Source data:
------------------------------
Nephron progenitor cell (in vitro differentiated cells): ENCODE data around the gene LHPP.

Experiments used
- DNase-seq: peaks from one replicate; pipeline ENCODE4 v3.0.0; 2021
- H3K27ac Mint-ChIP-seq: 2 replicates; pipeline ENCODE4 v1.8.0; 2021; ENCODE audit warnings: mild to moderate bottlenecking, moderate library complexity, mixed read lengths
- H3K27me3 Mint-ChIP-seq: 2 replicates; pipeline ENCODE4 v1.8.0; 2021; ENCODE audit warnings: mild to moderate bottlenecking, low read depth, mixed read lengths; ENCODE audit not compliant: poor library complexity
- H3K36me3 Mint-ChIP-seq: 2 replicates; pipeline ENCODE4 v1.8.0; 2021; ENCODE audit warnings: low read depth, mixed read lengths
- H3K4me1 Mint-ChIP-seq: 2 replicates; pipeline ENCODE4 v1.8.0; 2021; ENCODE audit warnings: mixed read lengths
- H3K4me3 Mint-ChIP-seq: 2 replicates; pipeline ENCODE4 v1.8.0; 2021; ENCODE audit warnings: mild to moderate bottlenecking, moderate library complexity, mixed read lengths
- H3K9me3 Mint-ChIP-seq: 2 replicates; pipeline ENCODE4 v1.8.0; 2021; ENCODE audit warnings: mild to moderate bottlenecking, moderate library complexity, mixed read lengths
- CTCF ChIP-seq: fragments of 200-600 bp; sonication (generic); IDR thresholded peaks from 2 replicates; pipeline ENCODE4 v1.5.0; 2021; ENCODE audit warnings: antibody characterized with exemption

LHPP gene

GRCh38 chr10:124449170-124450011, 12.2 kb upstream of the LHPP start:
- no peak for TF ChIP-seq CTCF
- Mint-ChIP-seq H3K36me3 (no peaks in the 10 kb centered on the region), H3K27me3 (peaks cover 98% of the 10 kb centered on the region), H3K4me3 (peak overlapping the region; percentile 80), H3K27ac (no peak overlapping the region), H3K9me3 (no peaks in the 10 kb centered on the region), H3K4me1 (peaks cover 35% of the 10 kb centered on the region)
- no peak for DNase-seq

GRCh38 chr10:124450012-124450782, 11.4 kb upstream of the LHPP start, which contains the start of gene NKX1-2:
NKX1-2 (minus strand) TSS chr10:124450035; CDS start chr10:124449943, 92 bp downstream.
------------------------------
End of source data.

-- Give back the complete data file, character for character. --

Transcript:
Nephron progenitor cell (in vitro differentiated cells): ENCODE data around the gene LHPP.

Experiments used
- DNase-seq: peaks from one replicate; pipeline ENCODE4 v3.0.0; 2021
- H3K27ac Mint-ChIP-seq: 2 replicates; pipeline ENCODE4 v1.8.0; 2021; ENCODE audit warnings: mild to moderate bottlenecking, moderate library complexity, mixed read lengths
- H3K27me3 Mint-ChIP-seq: 2 replicates; pipeline ENCODE4 v1.8.0; 2021; ENCODE audit warnings: mild to moderate bottlenecking, low read depth, mixed read lengths; ENCODE audit not compliant: poor library complexity
- H3K36me3 Mint-ChIP-seq: 2 replicates; pipeline ENCODE4 v1.8.0; 2021; ENCODE audit warnings: low read depth, mixed read lengths
- H3K4me1 Mint-ChIP-seq: 2 replicates; pipeline ENCODE4 v1.8.0; 2021; ENCODE audit warnings: mixed read lengths
- H3K4me3 Mint-ChIP-seq: 2 replicates; pipeline ENCODE4 v1.8.0; 2021; ENCODE audit warnings: mild to moderate bottlenecking, moderate library complexity, mixed read lengths
- H3K9me3 Mint-ChIP-seq: 2 replicates; pipeline ENCODE4 v1.8.0; 2021; ENCODE audit warnings: mild to moderate bottlenecking, moderate library complexity, mixed read lengths
- CTCF ChIP-seq: fragments of 200-600 bp; sonication (generic); IDR thresholded peaks from 2 replicates; pipeline ENCODE4 v1.5.0; 2021; ENCODE audit warnings: antibody characterized with exemption

LHPP gene

GRCh38 chr10:124449170-124450011, 12.2 kb upstream of the LHPP start:
- no peak for TF ChIP-seq CTCF
- Mint-ChIP-seq H3K36me3 (no peaks in the 10 kb centered on the region), H3K27me3 (peaks cover 98% of the 10 kb centered on the region), H3K4me3 (peak overlapping the region; percentile 80), H3K27ac (no peak overlapping the region), H3K9me3 (no peaks in the 10 kb centered on the region), H3K4me1 (peaks cover 35% of the 10 kb centered on the region)
- no peak for DNase-seq

GRCh38 chr10:124450012-124450782, 11.4 kb upstream of the LHPP start, which contains the start of gene NKX1-2:
NKX1-2 (minus strand) TSS chr10:124450035; CDS start chr10:124449943, 92 bp downstream.